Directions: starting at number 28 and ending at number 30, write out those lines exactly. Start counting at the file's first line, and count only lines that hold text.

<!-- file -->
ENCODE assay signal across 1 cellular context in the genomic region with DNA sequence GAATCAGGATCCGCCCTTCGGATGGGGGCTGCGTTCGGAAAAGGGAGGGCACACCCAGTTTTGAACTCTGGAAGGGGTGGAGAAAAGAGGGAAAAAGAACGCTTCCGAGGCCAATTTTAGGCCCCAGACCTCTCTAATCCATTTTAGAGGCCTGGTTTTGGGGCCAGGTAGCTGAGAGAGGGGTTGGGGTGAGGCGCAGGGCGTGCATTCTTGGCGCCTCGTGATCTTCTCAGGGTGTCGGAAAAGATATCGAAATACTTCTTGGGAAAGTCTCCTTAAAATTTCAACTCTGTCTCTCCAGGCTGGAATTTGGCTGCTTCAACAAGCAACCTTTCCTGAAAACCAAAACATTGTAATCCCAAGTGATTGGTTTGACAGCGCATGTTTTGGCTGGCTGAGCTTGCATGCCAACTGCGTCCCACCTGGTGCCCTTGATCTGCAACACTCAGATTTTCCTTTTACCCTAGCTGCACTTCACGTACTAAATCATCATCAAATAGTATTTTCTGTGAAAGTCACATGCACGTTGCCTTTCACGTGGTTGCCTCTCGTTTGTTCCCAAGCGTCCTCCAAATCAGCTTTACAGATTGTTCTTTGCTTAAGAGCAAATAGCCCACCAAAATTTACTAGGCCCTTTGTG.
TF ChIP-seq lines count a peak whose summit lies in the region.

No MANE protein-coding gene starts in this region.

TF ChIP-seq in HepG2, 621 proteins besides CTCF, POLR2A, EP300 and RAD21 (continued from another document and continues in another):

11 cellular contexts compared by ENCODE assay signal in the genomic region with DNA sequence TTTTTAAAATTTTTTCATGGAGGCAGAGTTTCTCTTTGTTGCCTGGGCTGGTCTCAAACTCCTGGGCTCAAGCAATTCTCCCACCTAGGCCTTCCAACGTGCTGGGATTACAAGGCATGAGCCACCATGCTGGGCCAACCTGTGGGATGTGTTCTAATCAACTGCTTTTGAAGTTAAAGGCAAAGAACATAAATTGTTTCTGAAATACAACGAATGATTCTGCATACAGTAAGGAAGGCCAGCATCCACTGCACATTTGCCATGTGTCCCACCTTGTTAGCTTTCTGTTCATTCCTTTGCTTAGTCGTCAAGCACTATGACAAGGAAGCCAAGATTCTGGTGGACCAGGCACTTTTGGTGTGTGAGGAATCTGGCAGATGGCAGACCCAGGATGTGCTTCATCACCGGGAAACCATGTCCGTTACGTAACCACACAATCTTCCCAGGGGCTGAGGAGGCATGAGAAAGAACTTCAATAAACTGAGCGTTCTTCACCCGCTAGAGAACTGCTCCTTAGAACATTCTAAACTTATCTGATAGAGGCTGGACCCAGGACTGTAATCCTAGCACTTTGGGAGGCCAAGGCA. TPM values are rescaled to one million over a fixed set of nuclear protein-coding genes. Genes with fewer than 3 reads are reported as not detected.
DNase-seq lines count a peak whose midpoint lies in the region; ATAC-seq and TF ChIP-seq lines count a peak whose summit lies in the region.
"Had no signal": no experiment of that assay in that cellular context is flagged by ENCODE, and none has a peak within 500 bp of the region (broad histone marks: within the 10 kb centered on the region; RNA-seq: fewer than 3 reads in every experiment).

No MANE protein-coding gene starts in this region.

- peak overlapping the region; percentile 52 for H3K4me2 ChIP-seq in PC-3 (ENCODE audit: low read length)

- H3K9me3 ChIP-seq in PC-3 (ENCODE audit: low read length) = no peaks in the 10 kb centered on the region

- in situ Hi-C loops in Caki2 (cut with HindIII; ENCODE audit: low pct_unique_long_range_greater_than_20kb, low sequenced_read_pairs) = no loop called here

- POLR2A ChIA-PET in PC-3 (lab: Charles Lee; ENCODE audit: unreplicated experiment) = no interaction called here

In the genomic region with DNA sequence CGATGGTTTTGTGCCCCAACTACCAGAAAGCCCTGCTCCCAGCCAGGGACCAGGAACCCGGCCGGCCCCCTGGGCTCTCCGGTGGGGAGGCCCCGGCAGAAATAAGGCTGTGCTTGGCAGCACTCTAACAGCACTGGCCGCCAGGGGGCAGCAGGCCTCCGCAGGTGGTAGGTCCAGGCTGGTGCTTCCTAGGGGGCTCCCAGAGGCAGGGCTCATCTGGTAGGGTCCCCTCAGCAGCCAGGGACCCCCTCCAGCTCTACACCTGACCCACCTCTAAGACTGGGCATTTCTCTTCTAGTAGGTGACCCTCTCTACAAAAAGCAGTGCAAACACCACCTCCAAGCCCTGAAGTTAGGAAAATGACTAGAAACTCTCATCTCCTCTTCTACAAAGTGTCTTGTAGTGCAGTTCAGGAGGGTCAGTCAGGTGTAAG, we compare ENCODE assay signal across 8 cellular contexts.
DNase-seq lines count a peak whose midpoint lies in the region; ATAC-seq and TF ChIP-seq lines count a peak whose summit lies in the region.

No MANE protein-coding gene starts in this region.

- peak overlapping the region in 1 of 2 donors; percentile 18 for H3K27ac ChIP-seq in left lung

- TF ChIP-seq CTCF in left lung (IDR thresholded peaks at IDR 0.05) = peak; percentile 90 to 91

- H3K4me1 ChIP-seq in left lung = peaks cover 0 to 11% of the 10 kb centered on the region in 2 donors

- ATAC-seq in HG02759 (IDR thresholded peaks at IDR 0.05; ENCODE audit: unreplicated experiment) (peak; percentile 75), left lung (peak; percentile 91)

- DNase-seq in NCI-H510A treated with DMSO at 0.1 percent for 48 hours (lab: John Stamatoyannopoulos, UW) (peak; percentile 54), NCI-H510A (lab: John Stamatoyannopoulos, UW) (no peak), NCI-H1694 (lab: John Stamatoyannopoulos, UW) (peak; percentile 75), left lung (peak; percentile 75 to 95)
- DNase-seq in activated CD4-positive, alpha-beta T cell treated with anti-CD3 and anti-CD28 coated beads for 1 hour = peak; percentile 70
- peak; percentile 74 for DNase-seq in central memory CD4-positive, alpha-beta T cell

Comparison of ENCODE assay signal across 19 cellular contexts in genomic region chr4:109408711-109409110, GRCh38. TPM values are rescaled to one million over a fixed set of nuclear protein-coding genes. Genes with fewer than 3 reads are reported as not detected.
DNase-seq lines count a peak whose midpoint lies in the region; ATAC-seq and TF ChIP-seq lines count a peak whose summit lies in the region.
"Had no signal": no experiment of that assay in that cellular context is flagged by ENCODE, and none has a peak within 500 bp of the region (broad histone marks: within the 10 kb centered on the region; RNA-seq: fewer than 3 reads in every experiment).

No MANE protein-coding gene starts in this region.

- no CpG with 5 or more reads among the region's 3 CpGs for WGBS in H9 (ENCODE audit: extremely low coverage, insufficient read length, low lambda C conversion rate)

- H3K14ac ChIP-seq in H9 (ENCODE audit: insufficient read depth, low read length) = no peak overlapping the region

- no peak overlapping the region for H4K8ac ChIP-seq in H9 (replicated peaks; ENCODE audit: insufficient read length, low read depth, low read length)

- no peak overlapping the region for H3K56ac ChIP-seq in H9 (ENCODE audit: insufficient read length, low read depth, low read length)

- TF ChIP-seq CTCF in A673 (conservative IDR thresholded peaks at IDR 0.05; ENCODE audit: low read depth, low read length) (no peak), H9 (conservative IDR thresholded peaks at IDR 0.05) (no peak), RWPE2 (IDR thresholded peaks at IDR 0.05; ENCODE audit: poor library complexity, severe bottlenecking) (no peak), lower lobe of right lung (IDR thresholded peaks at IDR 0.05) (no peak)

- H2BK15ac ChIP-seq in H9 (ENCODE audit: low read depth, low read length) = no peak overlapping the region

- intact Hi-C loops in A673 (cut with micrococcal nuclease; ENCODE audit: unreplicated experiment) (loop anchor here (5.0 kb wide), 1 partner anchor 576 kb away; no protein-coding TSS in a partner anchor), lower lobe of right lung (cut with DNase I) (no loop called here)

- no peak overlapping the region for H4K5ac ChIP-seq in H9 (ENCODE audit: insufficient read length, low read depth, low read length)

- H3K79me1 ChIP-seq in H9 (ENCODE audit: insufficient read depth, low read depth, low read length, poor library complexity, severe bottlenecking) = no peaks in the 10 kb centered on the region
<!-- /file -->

- H3K14ac ChIP-seq in H9 (ENCODE audit: insufficient read depth, low read length) = no peak overlapping the region

- no peak overlapping the region for H4K8ac ChIP-seq in H9 (replicated peaks; ENCODE audit: insufficient read length, low read depth, low read length)

- no peak overlapping the region for H3K56ac ChIP-seq in H9 (ENCODE audit: insufficient read length, low read depth, low read length)